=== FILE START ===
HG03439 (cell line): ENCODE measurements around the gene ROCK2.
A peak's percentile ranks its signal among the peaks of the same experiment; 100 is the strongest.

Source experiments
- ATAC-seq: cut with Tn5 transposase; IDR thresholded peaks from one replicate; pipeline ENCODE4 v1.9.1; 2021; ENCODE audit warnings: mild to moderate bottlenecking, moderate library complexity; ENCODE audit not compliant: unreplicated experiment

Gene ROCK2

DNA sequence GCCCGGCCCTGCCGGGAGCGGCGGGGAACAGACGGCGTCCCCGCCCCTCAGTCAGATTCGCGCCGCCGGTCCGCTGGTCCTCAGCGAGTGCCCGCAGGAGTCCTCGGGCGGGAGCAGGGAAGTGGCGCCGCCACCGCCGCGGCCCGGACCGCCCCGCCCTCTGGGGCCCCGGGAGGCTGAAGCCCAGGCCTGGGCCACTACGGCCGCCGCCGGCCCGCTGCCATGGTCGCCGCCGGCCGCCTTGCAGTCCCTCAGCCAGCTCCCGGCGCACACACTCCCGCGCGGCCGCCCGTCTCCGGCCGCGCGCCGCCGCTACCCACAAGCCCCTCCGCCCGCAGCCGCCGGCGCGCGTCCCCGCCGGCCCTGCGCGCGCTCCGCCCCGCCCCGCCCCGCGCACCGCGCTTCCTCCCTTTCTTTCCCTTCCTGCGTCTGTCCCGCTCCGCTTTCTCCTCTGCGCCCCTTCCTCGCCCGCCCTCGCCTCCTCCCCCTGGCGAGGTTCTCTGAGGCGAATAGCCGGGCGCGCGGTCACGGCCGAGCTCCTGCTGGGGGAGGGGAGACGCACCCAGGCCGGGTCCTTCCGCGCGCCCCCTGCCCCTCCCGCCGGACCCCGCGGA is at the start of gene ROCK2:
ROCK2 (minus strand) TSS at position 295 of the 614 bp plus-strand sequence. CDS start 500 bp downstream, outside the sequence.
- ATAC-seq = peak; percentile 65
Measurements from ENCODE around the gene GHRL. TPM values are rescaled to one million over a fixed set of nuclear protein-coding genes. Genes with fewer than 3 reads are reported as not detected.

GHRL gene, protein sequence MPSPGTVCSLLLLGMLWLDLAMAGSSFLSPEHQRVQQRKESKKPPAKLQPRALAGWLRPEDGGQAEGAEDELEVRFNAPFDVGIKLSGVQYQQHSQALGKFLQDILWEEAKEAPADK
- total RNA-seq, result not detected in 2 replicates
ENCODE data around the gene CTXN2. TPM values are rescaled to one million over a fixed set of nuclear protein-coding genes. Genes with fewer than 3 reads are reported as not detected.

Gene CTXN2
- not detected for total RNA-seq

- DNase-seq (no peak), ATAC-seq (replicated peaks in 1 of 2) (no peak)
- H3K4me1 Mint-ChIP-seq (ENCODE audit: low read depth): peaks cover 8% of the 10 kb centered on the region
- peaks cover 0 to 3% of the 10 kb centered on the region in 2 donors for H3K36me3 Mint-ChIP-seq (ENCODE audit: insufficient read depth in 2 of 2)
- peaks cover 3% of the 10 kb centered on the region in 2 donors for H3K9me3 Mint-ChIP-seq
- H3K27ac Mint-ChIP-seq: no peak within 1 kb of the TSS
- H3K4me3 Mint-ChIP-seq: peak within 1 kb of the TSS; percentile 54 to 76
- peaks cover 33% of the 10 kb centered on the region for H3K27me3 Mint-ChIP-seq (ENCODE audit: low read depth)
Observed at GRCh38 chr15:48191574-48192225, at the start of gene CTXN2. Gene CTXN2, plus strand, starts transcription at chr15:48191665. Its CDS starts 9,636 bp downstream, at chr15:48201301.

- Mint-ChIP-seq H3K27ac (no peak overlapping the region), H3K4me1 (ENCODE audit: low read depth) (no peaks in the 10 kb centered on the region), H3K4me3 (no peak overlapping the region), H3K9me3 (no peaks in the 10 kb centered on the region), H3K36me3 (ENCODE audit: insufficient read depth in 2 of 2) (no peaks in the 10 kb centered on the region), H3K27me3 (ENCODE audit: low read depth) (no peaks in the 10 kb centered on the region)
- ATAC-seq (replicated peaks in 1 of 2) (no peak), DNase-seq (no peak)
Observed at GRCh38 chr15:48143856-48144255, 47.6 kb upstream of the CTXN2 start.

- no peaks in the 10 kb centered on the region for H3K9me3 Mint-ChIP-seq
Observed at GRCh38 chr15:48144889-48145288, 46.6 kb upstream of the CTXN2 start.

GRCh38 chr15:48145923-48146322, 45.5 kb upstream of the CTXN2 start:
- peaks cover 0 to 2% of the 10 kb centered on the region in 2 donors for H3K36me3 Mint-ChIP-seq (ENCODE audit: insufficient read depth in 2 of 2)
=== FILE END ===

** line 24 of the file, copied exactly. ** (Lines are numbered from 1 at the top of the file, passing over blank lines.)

- ATAC-seq (replicated peaks in 1 of 2) (no peak), DNase-seq (no peak)